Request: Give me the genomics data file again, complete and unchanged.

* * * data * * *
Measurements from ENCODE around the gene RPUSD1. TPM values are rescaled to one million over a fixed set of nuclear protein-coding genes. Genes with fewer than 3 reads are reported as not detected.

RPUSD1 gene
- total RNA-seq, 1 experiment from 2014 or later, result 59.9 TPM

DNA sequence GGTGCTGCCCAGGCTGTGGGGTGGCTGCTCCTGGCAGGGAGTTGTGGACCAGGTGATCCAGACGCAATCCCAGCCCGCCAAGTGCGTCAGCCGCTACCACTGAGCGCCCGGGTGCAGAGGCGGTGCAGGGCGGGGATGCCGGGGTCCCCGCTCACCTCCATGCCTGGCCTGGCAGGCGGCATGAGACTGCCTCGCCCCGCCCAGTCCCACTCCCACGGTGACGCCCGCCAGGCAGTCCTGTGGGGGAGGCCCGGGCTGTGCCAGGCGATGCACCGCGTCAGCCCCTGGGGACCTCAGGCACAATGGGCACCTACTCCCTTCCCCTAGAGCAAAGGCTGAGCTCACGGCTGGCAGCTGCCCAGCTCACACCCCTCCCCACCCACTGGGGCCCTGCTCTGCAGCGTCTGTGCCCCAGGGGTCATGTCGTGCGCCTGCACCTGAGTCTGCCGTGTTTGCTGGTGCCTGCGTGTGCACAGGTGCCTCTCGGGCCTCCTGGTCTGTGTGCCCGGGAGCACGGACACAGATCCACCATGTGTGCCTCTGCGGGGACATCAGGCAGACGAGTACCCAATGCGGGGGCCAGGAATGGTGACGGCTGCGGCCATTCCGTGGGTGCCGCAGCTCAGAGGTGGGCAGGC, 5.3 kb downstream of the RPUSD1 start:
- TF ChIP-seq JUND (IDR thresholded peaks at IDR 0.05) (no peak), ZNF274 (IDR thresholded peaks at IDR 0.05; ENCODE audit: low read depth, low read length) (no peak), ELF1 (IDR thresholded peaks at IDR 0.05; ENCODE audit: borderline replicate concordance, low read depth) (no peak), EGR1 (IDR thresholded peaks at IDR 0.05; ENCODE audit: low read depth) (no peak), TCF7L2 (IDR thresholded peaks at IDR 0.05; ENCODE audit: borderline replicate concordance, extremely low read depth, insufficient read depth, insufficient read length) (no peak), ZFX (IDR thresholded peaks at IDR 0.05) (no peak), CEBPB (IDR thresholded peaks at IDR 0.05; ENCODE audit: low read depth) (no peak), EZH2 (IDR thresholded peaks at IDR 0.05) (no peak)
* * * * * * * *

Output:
Measurements from ENCODE around the gene RPUSD1. TPM values are rescaled to one million over a fixed set of nuclear protein-coding genes. Genes with fewer than 3 reads are reported as not detected.

RPUSD1 gene
- total RNA-seq, 1 experiment from 2014 or later, result 59.9 TPM

DNA sequence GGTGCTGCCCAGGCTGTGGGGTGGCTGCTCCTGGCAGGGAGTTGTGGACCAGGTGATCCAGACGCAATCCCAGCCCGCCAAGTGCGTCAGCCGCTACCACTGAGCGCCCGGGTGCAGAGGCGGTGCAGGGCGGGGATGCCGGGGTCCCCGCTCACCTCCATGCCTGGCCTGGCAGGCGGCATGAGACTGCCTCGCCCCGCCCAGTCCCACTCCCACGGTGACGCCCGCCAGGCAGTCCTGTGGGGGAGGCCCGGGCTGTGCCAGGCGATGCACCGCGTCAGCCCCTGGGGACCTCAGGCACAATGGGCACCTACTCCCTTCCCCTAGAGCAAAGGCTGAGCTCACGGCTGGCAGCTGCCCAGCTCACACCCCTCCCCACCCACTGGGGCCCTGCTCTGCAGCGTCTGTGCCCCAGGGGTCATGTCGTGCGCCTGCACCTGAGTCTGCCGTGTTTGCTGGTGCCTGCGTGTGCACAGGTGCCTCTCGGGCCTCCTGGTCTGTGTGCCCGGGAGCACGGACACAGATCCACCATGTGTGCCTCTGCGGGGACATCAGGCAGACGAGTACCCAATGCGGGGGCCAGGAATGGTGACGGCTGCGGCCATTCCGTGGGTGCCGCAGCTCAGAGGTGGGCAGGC, 5.3 kb downstream of the RPUSD1 start:
- TF ChIP-seq JUND (IDR thresholded peaks at IDR 0.05) (no peak), ZNF274 (IDR thresholded peaks at IDR 0.05; ENCODE audit: low read depth, low read length) (no peak), ELF1 (IDR thresholded peaks at IDR 0.05; ENCODE audit: borderline replicate concordance, low read depth) (no peak), EGR1 (IDR thresholded peaks at IDR 0.05; ENCODE audit: low read depth) (no peak), TCF7L2 (IDR thresholded peaks at IDR 0.05; ENCODE audit: borderline replicate concordance, extremely low read depth, insufficient read depth, insufficient read length) (no peak), ZFX (IDR thresholded peaks at IDR 0.05) (no peak), CEBPB (IDR thresholded peaks at IDR 0.05; ENCODE audit: low read depth) (no peak), EZH2 (IDR thresholded peaks at IDR 0.05) (no peak)